The Green Mile

“The Green Mile” Review


Tom Hanks……………………..Paul Edgecomb
Michael Clarke Duncan.…….John Coffey
David Morse……………………Brutus Howell


Director…………………………Frank Darabont
Producers………………………Frank Darabont, David Valdes
Writers………………………….Stephen King (novel), Frank Darabont (screenplay)

Stephen King and Frank Darabont make a pretty decent combination, don’t you think? The former provides the idea on paper, the latter executes it flawlessly on the silver screen. We saw just how good ‘Shawshank’ turned out to be, and “The Green Mile” is another testament to great filmmaking.

Our protagonist is Paul Edgecomb (Hanks), who is the ward supervisor of Death Row at Lousiana Cold Mountain Penitentiary. Along with him are three other Death Row guards, played by David Morse, Barry Pepper, and Jeffrey DeMunn. The film follows these four as they go about their duties at Death Row, until one day, a new inmate arrives at the penitentiary. He is a huge black man named John Coffey, and is in for raping and murdering two young girls. You’d think it’s tough to sympathize with someone like that.

And yet, from the moment Coffey enters the ward, we see there is something not right. He may be massive, but he is an incredibly soft-spoken man, and he’s afraid of the dark too. As we go along with the movie, we learn more and more about John, the guards, and the other inmates. The story takes a supernatural turn about halfway through, but it is more of a spiritual supernatural, not a haunting kind (as we are accustomed to in Stephen King books).

Both “Shawshank” and “The Green Mile” are prison stories, but they are very different stories. “Shawshank” itself was not a regular prison movie, and neither is this film. And Darabont takes his time to show us this. In fact, the total runtime of this movie is just over 3 hours, which is quite a lot longer than most movies today. And like “Shawshank”, “The Green Mile” – which gets its name from the lime green flooring from the jail cells to the execution hall – is deliberate and slow, taking time to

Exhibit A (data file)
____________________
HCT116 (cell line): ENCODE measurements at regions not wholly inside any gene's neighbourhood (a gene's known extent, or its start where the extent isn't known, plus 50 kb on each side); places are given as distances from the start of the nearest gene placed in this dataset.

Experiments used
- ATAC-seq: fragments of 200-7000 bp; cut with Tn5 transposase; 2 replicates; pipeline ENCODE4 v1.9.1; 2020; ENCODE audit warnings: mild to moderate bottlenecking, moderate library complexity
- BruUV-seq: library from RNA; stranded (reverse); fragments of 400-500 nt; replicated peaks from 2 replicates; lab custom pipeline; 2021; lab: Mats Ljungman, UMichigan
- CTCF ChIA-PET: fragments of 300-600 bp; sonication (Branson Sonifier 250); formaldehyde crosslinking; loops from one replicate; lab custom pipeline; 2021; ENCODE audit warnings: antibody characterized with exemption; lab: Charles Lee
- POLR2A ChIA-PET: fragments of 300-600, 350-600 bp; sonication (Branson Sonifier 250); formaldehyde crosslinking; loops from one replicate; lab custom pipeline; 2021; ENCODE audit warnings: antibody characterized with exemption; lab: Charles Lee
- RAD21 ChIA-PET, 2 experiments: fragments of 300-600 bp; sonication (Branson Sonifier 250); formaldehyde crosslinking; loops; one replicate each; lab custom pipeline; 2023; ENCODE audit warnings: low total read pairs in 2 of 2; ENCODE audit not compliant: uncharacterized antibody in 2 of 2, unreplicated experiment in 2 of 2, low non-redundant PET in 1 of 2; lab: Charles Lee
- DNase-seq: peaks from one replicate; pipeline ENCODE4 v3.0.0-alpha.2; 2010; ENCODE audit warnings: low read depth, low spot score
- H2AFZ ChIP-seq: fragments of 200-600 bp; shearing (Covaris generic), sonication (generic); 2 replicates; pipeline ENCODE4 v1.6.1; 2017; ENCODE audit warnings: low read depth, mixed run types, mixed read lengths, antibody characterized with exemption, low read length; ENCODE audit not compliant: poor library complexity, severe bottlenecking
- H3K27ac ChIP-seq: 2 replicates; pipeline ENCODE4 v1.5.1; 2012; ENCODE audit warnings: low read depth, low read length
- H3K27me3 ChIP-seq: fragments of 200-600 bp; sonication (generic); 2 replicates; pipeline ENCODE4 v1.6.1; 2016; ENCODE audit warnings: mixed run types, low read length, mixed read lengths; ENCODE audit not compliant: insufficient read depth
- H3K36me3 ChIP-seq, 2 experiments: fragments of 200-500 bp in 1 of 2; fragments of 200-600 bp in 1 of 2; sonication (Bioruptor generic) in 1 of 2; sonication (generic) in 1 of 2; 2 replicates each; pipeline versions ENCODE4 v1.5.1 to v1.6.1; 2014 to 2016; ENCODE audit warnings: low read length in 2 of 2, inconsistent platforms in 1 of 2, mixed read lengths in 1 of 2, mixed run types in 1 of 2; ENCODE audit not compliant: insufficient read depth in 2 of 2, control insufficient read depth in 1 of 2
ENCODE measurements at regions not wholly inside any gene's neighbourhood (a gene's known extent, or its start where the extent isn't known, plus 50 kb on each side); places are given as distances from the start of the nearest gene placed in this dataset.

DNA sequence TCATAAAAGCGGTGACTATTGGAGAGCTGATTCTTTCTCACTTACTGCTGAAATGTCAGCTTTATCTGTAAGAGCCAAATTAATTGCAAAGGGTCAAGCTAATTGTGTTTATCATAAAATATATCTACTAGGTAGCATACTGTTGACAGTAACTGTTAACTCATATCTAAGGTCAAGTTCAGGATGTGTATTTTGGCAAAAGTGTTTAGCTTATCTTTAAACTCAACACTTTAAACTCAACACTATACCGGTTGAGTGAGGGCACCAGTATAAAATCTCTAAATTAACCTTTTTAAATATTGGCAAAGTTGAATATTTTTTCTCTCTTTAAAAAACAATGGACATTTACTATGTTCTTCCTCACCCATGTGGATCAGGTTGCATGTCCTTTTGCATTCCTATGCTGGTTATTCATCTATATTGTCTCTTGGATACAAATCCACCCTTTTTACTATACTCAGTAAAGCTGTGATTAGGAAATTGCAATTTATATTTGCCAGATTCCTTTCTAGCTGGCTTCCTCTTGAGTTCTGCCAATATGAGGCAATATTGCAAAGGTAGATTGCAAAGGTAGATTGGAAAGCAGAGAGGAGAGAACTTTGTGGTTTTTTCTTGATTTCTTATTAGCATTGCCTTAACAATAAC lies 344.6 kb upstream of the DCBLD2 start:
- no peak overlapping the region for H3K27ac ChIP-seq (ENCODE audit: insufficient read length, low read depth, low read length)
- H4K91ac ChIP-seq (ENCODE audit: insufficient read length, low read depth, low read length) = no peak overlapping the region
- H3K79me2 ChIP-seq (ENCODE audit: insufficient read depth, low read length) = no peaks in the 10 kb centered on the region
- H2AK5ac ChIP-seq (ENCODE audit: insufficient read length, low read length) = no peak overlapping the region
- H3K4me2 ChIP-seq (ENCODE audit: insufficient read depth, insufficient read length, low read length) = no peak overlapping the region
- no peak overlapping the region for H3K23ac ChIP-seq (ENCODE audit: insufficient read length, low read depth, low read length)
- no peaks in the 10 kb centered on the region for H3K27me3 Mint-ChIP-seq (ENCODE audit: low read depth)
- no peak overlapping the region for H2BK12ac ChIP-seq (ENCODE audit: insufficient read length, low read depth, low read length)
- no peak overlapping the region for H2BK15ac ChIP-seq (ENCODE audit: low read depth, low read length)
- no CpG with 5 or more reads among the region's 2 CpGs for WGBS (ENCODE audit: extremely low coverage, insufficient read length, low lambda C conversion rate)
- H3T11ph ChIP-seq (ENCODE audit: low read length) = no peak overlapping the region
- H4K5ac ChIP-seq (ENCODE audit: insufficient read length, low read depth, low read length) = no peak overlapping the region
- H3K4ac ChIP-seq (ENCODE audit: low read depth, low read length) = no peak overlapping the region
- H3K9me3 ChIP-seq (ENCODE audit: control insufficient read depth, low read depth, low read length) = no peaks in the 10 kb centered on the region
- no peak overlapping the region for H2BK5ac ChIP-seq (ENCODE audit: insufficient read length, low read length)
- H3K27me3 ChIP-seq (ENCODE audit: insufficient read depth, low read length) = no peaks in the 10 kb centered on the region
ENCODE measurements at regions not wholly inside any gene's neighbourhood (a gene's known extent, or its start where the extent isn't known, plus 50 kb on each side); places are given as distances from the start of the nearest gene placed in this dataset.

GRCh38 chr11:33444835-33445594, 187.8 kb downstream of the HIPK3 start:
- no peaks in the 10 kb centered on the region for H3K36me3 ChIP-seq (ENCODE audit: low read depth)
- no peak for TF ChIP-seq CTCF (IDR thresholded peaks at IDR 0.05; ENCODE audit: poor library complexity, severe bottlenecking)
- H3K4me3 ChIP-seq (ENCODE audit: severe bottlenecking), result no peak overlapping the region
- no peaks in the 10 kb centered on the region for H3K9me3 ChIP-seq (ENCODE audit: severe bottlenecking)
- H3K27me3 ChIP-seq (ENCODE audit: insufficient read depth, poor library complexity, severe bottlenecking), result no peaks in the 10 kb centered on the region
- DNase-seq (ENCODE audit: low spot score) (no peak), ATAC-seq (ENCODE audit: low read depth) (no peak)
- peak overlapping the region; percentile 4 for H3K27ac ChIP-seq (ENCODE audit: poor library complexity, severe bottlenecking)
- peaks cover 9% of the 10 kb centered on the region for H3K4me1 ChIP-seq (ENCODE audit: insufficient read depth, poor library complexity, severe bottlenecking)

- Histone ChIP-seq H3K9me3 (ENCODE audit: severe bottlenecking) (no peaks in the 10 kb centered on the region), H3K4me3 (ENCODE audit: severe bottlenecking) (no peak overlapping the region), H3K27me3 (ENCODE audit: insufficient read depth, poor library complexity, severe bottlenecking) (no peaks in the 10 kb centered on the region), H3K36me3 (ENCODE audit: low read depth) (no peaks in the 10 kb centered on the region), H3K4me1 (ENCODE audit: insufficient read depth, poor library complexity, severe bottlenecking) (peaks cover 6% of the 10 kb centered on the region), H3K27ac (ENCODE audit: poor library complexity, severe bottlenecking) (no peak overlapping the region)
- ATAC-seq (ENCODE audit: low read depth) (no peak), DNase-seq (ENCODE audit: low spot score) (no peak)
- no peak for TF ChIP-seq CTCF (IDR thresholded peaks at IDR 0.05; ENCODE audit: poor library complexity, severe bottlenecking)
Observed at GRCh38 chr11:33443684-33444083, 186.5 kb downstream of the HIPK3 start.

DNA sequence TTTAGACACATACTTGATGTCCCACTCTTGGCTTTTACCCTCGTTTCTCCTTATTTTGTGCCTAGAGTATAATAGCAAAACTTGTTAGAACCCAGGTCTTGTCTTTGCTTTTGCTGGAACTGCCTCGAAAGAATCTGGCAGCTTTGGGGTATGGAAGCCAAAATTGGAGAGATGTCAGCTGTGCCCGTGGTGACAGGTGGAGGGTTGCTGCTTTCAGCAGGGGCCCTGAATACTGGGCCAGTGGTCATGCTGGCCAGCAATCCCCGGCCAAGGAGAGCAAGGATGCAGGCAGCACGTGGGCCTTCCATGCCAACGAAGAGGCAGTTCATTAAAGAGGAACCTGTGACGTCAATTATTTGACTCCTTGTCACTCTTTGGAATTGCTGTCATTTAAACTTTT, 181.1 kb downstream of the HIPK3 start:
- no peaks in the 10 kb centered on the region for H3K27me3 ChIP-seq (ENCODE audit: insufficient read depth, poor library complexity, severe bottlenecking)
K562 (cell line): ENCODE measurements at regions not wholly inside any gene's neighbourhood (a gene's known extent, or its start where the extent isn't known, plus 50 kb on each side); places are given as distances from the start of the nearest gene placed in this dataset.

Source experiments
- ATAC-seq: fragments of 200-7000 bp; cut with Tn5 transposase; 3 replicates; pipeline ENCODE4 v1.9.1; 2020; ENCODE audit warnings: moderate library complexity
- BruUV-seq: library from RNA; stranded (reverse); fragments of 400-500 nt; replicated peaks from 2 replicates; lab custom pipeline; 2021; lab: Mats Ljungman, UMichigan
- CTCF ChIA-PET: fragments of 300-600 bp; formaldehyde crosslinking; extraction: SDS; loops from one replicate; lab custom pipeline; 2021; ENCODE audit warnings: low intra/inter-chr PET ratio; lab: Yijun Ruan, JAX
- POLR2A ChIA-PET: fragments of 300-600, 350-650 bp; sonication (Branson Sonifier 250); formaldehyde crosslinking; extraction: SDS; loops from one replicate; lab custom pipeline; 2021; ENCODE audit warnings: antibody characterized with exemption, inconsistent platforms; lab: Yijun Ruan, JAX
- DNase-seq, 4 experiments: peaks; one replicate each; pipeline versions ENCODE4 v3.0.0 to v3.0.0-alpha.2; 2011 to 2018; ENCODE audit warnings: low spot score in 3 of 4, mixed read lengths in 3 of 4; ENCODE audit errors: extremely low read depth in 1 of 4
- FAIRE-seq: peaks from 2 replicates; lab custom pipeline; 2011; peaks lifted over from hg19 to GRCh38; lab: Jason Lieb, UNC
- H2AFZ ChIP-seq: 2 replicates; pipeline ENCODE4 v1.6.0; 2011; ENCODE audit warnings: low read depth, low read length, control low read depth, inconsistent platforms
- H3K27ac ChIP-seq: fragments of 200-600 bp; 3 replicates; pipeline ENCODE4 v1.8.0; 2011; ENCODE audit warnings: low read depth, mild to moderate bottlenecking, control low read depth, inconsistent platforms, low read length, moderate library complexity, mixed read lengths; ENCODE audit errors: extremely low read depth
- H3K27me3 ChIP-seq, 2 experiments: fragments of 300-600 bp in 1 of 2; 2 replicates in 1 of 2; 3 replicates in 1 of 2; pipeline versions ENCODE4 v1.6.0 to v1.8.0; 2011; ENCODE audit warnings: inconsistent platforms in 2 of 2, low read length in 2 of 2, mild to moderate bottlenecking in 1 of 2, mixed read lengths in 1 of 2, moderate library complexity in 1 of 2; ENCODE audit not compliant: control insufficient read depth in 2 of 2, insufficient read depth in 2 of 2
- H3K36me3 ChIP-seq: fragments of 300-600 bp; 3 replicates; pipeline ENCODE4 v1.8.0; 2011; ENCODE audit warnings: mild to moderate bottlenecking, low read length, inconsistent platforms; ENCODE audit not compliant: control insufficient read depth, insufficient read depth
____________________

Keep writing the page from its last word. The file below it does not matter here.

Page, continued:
establish an environment. In fact, he takes over an hour to show us the world, and to help us get to know everybody, be it the fair and just Warden, or Paul’s kind and supportive wife. Darabont is in no hurry to get to the ‘exciting’ stuff, and this is one thing that makes this film so good. If the movie was an hour shorter, I’m sure everything would feel much more contrived, and this movie would not be close to as good as it is now.

The character development in the film is absolutely fantastic, especially because of the longer runtime. Each character is given enough time to establish a connection with the audience, and make us feel for them, and make us feel like we are right there with them. The ever-impressive Barry Pepper pulls of his character remarkably well, showing us a kind, gentle, and sympathetic guard. Sam Rockwell did a fantastic job as the aptly nicknamed Wild Bill, an inmate on Death Row; he did very well as a
violent and manipulative convict. However, of the secondary characters, I think David Morse steals the show as a dependable and rock-solid guard, while also showing us that the hardest of men are vulnerable too.

But the movie really rides on the relationship between Hanks’ character Paul, and towering John Coffey, played by, yes, Michael Clarke Duncan. The connection these two share is what makes the film so great. Paul is sympathetic, and is completely committed to his job, which is why he wants to the best he can for Coffey. I will not give away what the supernatural aspect of the film is, but I will say that it is the crux of this relationship, and ultimately, is the crux of the entire movie.

This film, essentially, is about morality and ethics. When does doing your job stop being a duty and start becoming just plain wrong? It’s a question that probably cropped up in Paul Edgecomb’s mind several times, and, I’m sure, in the audience’s minds too. This movie will have you doing some soul-searching after the gut-wrenching finale.

It’s not every day that you see a movie matching up to the book it has been adapted from. But Frank Darabont manages to make an already excellent book into an even better movie. And this is not something easy to do. The acting and character development is first-rate here, as is the writing, which has not just drama, but some comedy too. If you’re looking for a lot of action, then you’re watching the wrong movie. “The Green Mile” doesn’t revolve around action, but more on the relationships between the characters, and the emotions that they bring out of the audience. Nevertheless, I recommend this movie to one and all, as it really is a very good and
thought-provoking film.